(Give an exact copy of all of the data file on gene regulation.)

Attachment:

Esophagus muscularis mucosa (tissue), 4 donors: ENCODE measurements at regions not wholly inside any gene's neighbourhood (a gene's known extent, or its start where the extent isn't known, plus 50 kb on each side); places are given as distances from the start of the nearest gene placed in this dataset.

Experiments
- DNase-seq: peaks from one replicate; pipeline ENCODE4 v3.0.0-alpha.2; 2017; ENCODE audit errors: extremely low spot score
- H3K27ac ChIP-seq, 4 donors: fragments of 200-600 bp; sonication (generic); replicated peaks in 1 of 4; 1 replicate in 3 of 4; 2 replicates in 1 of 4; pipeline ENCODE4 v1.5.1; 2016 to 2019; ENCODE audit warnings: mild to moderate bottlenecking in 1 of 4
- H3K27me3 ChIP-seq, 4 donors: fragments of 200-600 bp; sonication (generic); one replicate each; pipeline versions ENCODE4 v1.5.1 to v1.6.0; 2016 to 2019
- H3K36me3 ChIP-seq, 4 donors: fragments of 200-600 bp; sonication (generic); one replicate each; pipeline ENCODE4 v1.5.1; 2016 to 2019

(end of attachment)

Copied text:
Esophagus muscularis mucosa (tissue), 4 donors: ENCODE measurements at regions not wholly inside any gene's neighbourhood (a gene's known extent, or its start where the extent isn't known, plus 50 kb on each side); places are given as distances from the start of the nearest gene placed in this dataset.

Experiments
- DNase-seq: peaks from one replicate; pipeline ENCODE4 v3.0.0-alpha.2; 2017; ENCODE audit errors: extremely low spot score
- H3K27ac ChIP-seq, 4 donors: fragments of 200-600 bp; sonication (generic); replicated peaks in 1 of 4; 1 replicate in 3 of 4; 2 replicates in 1 of 4; pipeline ENCODE4 v1.5.1; 2016 to 2019; ENCODE audit warnings: mild to moderate bottlenecking in 1 of 4
- H3K27me3 ChIP-seq, 4 donors: fragments of 200-600 bp; sonication (generic); one replicate each; pipeline versions ENCODE4 v1.5.1 to v1.6.0; 2016 to 2019
- H3K36me3 ChIP-seq, 4 donors: fragments of 200-600 bp; sonication (generic); one replicate each; pipeline ENCODE4 v1.5.1; 2016 to 2019